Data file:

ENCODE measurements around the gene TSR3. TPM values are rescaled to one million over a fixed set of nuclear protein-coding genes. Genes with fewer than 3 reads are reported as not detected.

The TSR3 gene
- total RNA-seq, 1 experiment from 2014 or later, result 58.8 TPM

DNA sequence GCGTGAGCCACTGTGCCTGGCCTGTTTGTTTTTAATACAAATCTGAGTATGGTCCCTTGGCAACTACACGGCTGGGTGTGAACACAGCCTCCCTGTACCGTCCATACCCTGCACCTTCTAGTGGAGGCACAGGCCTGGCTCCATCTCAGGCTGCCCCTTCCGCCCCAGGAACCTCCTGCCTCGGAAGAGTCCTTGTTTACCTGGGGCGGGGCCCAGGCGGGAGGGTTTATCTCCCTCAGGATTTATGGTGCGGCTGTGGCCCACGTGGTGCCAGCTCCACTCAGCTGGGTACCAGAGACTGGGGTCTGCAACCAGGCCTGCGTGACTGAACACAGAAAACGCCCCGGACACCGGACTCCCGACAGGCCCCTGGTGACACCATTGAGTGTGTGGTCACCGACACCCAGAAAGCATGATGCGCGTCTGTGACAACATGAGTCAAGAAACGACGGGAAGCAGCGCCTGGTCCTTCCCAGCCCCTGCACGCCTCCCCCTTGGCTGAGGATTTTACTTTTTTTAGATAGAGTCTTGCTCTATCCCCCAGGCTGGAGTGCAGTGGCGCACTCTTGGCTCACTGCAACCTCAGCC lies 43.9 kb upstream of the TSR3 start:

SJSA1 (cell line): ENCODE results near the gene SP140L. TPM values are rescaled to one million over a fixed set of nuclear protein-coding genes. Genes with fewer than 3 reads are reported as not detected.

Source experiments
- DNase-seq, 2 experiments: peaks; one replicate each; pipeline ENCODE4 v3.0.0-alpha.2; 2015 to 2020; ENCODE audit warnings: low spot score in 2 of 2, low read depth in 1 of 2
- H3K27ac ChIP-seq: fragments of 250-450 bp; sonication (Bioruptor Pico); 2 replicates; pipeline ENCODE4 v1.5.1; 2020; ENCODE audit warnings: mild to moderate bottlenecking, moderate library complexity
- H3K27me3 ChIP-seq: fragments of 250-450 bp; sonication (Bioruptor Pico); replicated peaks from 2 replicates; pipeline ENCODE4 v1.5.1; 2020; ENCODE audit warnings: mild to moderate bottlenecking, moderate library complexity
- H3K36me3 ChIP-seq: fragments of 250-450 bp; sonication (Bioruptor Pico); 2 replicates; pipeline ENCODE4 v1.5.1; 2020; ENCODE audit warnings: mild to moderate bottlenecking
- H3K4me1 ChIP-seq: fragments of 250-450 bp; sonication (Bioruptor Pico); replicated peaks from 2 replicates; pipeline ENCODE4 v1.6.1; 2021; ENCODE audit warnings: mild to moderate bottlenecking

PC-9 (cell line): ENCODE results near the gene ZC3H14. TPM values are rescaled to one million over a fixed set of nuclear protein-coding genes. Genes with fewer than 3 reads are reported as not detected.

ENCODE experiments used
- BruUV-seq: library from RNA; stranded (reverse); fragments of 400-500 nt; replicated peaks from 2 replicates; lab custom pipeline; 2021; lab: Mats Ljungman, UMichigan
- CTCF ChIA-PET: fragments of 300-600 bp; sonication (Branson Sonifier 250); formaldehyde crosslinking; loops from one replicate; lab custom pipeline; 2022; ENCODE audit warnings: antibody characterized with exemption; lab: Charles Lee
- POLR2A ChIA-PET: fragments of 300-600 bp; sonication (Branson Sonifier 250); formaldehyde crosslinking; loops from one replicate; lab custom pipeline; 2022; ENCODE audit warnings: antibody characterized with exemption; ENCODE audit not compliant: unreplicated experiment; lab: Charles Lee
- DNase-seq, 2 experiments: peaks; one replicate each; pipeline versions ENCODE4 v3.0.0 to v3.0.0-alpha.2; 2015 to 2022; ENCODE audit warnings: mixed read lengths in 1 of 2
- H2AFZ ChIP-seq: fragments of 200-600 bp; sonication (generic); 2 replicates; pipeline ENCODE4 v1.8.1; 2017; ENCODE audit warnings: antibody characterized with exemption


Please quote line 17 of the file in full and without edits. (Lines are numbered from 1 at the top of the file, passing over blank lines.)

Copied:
- DNase-seq, 2 experiments: peaks; one replicate each; pipeline versions ENCODE4 v3.0.0 to v3.0.0-alpha.2; 2015 to 2022; ENCODE audit warnings: mixed read lengths in 1 of 2